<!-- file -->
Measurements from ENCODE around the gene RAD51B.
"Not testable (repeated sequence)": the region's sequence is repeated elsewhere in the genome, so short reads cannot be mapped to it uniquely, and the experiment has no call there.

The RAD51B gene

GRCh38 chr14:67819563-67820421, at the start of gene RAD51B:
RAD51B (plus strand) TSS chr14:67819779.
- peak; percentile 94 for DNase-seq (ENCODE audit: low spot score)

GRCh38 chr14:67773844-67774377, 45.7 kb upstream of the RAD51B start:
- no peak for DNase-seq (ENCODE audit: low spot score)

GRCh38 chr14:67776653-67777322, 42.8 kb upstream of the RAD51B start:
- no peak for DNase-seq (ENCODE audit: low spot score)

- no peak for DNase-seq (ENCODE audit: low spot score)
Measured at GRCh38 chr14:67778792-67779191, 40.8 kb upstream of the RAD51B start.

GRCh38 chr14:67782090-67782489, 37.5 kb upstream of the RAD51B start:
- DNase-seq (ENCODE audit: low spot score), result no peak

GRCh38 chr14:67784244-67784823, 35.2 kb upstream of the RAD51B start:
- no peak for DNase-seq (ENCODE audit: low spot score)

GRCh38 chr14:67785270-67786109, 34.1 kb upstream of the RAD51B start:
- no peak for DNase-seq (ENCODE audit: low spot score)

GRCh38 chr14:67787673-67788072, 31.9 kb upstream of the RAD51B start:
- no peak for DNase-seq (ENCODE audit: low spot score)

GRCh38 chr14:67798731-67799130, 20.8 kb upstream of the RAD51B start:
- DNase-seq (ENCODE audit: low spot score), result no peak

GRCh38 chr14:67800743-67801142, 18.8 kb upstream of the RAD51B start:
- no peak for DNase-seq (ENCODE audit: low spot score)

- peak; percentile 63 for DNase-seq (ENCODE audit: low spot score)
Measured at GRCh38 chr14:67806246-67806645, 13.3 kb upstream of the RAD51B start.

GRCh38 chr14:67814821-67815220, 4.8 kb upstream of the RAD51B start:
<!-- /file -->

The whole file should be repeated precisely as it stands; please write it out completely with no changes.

Measurements from ENCODE around the gene RAD51B.
"Not testable (repeated sequence)": the region's sequence is repeated elsewhere in the genome, so short reads cannot be mapped to it uniquely, and the experiment has no call there.

The RAD51B gene

GRCh38 chr14:67819563-67820421, at the start of gene RAD51B:
RAD51B (plus strand) TSS chr14:67819779.
- peak; percentile 94 for DNase-seq (ENCODE audit: low spot score)

GRCh38 chr14:67773844-67774377, 45.7 kb upstream of the RAD51B start:
- no peak for DNase-seq (ENCODE audit: low spot score)

GRCh38 chr14:67776653-67777322, 42.8 kb upstream of the RAD51B start:
- no peak for DNase-seq (ENCODE audit: low spot score)

- no peak for DNase-seq (ENCODE audit: low spot score)
Measured at GRCh38 chr14:67778792-67779191, 40.8 kb upstream of the RAD51B start.

GRCh38 chr14:67782090-67782489, 37.5 kb upstream of the RAD51B start:
- DNase-seq (ENCODE audit: low spot score), result no peak

GRCh38 chr14:67784244-67784823, 35.2 kb upstream of the RAD51B start:
- no peak for DNase-seq (ENCODE audit: low spot score)

GRCh38 chr14:67785270-67786109, 34.1 kb upstream of the RAD51B start:
- no peak for DNase-seq (ENCODE audit: low spot score)

GRCh38 chr14:67787673-67788072, 31.9 kb upstream of the RAD51B start:
- no peak for DNase-seq (ENCODE audit: low spot score)

GRCh38 chr14:67798731-67799130, 20.8 kb upstream of the RAD51B start:
- DNase-seq (ENCODE audit: low spot score), result no peak

GRCh38 chr14:67800743-67801142, 18.8 kb upstream of the RAD51B start:
- no peak for DNase-seq (ENCODE audit: low spot score)

- peak; percentile 63 for DNase-seq (ENCODE audit: low spot score)
Measured at GRCh38 chr14:67806246-67806645, 13.3 kb upstream of the RAD51B start.

GRCh38 chr14:67814821-67815220, 4.8 kb upstream of the RAD51B start: